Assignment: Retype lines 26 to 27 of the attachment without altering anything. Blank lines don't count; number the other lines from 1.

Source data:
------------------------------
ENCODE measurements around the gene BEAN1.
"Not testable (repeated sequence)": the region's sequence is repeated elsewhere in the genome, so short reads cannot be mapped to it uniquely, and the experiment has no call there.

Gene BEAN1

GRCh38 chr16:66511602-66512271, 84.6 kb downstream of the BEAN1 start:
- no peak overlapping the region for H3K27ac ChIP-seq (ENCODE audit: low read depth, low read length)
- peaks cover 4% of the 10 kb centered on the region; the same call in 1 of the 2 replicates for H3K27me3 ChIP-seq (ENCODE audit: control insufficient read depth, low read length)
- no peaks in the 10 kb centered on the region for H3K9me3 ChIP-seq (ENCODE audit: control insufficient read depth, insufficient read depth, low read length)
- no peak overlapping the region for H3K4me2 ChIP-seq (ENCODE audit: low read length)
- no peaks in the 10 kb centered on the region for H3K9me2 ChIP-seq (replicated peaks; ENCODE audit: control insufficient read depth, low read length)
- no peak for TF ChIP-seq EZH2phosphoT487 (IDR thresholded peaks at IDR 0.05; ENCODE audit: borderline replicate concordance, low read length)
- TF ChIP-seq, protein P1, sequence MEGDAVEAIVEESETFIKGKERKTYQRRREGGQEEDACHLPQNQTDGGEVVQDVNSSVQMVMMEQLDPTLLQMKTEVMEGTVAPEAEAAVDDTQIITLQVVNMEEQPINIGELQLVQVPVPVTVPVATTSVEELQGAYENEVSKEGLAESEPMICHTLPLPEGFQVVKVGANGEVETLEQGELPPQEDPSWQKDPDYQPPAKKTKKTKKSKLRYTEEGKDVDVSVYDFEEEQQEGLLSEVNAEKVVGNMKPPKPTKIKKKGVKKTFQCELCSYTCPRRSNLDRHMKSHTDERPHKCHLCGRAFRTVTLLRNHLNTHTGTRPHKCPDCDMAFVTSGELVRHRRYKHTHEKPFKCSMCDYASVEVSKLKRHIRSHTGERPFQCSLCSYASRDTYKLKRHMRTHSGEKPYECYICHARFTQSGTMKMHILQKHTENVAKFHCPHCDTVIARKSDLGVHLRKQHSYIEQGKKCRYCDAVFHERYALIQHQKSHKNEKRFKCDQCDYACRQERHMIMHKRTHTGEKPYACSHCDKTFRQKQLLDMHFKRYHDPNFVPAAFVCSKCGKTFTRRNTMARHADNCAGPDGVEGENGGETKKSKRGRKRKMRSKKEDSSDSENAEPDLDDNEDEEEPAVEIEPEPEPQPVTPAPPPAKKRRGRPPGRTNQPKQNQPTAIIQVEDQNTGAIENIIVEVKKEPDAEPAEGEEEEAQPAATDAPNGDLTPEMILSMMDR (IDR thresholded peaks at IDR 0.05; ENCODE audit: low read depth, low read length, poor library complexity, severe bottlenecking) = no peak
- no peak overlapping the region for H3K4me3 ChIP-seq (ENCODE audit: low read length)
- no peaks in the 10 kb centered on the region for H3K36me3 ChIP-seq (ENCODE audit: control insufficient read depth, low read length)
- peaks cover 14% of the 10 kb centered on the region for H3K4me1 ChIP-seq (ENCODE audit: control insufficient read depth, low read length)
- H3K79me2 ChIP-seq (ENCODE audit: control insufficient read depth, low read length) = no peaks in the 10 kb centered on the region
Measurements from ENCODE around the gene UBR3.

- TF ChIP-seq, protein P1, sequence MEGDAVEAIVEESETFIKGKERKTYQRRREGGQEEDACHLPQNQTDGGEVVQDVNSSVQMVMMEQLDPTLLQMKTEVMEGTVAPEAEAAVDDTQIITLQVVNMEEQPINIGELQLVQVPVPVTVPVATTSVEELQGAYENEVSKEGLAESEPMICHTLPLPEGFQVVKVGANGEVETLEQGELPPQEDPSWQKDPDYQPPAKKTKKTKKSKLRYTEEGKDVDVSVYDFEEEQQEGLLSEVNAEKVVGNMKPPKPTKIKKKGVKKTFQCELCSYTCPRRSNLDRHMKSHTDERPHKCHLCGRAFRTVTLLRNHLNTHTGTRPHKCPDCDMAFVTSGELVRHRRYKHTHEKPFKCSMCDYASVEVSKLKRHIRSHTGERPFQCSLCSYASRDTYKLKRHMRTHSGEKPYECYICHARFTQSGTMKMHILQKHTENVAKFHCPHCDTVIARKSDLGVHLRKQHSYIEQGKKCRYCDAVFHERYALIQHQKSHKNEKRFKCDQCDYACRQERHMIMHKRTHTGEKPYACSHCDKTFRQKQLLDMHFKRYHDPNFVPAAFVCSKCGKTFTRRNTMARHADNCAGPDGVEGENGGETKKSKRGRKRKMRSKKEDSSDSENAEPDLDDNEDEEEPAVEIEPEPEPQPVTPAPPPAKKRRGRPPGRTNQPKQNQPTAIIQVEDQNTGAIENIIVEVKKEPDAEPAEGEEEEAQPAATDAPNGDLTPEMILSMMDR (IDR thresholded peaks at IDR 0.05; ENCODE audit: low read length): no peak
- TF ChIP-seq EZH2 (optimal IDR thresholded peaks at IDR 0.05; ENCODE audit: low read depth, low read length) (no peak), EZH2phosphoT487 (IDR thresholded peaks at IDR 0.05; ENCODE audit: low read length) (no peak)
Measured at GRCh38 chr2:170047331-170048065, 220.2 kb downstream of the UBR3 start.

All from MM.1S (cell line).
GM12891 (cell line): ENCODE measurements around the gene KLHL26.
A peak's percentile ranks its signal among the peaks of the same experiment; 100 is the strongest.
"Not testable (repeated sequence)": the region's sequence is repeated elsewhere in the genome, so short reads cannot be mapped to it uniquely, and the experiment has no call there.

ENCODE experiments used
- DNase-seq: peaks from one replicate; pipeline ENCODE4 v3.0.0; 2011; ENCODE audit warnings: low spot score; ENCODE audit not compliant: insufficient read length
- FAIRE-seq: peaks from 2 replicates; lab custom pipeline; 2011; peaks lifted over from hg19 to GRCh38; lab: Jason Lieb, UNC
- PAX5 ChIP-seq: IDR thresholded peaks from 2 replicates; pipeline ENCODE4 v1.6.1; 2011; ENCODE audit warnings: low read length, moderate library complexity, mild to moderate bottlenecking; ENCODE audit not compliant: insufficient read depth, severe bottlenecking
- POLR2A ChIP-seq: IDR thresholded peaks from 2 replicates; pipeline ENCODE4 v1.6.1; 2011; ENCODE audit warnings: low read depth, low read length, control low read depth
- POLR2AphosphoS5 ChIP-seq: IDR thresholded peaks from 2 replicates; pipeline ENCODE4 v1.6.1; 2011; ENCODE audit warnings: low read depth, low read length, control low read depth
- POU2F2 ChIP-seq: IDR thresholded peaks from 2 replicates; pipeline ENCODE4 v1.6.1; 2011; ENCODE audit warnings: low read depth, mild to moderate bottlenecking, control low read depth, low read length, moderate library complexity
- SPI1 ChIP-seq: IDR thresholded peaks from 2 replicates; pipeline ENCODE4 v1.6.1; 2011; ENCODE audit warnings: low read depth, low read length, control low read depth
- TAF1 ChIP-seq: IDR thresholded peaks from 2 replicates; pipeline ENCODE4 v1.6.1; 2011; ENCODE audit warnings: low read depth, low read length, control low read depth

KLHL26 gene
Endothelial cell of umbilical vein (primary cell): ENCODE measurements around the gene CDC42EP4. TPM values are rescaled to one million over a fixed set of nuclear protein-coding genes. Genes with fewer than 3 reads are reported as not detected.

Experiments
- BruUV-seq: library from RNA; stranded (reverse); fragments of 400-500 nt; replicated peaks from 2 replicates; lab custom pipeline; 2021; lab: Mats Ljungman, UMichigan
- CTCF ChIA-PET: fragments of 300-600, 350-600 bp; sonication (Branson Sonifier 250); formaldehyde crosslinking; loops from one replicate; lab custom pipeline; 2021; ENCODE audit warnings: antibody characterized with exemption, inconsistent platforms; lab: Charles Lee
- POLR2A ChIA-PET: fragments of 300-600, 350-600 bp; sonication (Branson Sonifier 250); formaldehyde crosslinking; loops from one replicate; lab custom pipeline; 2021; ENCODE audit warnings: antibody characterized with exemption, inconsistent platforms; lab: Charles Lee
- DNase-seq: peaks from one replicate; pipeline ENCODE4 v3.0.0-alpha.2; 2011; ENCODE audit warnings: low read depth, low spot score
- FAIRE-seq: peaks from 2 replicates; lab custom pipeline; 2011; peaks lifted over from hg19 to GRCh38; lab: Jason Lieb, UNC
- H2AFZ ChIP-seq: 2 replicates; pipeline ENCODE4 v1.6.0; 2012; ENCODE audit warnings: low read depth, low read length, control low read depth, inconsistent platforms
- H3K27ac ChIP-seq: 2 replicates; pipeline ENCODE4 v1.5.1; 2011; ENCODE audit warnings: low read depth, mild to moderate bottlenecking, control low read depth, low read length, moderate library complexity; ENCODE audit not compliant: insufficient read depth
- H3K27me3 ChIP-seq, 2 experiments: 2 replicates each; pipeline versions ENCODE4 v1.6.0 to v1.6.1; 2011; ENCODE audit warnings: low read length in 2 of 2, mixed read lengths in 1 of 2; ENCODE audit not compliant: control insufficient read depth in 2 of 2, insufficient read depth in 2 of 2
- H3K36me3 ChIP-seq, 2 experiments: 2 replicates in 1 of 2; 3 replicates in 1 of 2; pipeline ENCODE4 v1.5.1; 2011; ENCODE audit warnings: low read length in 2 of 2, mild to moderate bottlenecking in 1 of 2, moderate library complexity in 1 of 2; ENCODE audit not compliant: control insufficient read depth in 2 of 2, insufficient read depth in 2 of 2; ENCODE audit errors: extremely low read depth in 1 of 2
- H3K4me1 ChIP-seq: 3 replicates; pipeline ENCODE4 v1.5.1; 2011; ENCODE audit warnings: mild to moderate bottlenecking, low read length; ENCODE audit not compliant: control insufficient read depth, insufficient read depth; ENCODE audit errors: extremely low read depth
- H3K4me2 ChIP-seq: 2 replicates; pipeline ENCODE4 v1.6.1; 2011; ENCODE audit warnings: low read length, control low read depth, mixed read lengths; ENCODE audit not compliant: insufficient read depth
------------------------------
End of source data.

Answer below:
- FAIRE-seq: peaks from 2 replicates; lab custom pipeline; 2011; peaks lifted over from hg19 to GRCh38; lab: Jason Lieb, UNC
- PAX5 ChIP-seq: IDR thresholded peaks from 2 replicates; pipeline ENCODE4 v1.6.1; 2011; ENCODE audit warnings: low read length, moderate library complexity, mild to moderate bottlenecking; ENCODE audit not compliant: insufficient read depth, severe bottlenecking